Adenovirus Vaccines/administration & dosage , COVID-19 Vaccines/administration & dosage , COVID-19/prevention & control , Immunization Schedule , Immunogenicity, Vaccine , SARS-CoV-2/immunology , Vaccination/methods , Adenovirus Vaccines/immunology , Animals , Antibodies, Neutralizing/immunology , Antibodies, Viral/immunology , COVID-19/virology , COVID-19 Vaccines/immunology , Cricetinae , Disease Models, Animal , Female , HEK293 Cells , Humans , Male , Mice , Mice, Inbred BALB C , Pan troglodytes , RNA, Viral/blood , Spike Glycoprotein, Coronavirus/immunology , Transfection , Treatment Outcome
10.
Nat Commun ; 12(1): 4210, 2021 07 09.
Article in English | MEDLINE | ID: covidwho-1303772

ABSTRACT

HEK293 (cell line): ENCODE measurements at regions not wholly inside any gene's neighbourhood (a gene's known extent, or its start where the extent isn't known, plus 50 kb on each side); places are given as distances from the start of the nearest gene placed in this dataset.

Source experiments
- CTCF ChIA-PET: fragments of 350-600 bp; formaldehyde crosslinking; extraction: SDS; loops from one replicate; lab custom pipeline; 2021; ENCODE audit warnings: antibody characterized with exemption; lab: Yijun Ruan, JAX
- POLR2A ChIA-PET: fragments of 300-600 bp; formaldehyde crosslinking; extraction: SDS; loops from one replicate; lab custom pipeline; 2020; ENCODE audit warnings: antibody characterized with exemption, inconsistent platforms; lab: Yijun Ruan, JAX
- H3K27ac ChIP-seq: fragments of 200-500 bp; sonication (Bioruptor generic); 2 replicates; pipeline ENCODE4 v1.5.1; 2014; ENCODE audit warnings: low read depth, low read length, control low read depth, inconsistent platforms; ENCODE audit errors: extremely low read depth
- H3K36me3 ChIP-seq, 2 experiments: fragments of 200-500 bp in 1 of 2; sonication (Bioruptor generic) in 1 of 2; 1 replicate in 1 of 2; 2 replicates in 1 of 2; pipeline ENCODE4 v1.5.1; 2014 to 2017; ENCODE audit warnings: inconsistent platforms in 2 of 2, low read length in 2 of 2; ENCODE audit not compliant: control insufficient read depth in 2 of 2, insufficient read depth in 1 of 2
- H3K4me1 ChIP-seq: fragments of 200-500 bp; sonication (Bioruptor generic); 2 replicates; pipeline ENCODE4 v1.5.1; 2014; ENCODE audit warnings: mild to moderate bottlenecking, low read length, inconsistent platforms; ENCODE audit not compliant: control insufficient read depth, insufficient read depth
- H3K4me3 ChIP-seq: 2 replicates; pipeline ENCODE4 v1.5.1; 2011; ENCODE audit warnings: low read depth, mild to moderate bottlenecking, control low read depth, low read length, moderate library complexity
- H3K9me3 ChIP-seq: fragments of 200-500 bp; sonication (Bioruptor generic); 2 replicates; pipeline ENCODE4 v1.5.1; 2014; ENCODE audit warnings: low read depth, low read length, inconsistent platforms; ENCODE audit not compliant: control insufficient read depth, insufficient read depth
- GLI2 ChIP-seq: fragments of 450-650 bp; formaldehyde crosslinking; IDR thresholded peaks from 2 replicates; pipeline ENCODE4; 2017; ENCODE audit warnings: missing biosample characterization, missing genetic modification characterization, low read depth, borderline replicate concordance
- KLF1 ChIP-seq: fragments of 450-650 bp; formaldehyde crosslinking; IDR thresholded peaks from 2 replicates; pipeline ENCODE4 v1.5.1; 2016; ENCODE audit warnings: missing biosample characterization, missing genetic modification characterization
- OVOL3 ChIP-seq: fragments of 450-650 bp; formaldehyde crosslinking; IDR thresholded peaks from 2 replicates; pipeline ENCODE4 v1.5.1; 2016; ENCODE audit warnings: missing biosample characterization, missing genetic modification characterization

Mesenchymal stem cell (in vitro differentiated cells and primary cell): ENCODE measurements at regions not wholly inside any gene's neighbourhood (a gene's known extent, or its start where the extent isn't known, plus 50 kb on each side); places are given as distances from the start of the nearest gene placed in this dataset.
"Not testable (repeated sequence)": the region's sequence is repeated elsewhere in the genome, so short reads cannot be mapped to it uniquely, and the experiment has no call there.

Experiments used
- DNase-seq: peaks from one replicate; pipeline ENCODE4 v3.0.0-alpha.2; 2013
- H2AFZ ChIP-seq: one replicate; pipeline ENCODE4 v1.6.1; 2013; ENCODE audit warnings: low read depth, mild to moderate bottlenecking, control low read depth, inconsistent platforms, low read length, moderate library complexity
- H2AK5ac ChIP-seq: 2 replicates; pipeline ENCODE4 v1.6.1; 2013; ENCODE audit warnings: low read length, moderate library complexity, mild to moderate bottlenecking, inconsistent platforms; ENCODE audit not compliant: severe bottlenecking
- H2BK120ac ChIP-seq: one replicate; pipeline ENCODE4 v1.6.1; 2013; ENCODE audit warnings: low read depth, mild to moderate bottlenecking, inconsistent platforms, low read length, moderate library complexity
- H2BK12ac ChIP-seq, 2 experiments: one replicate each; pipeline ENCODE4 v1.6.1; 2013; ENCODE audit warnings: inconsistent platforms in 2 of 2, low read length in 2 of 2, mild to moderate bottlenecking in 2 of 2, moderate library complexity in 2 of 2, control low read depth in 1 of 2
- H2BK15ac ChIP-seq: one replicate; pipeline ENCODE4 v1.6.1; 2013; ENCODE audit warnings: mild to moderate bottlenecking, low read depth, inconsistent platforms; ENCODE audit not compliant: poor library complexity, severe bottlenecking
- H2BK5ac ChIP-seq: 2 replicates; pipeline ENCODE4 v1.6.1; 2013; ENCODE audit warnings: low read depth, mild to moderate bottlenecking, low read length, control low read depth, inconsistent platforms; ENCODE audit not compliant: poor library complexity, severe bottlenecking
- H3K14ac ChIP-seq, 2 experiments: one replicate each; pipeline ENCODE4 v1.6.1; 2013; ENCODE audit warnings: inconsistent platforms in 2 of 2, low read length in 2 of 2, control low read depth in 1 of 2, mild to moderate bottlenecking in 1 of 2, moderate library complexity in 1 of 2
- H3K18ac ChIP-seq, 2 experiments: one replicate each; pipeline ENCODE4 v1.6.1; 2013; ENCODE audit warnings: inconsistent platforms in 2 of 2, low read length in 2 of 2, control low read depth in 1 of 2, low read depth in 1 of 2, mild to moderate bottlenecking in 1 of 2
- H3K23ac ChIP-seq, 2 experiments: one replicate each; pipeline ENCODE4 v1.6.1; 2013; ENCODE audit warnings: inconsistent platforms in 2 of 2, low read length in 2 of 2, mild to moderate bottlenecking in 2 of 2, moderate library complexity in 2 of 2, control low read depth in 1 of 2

Neutralizing antibodies (nAbs) to SARS-CoV-2 hold powerful potentials for clinical interventions against COVID-19 disease. However, their common genetic and biologic features remain elusive. Here we interrogate a total of 165 antibodies from eight COVID-19 patients, and find that potent nAbs from different patients have disproportionally high representation of IGHV3-53/3-66 usage, and therefore termed as public antibodies. Crystal structural comparison of these antibodies reveals they share similar angle of approach to RBD, overlap in buried surface and binding residues on RBD, and have substantial spatial clash with receptor angiotensin-converting enzyme-2 (ACE2) in binding to RBD. Site-directed mutagenesis confirms these common binding features although some minor differences are found. One representative antibody, P5A-3C8, demonstrates extraordinarily protective efficacy in a golden Syrian hamster model against SARS-CoV-2 infection. However, virus escape analysis identifies a single natural mutation in RBD, namely K417N found in B.1.351 variant from South Africa, abolished the neutralizing activity of these public antibodies. The discovery of public antibodies and shared escape mutation highlight the intricate relationship between antibody response and SARS-CoV-2, and provide critical reference for the development of antibody and vaccine strategies to overcome the antigenic variation of SARS-CoV-2.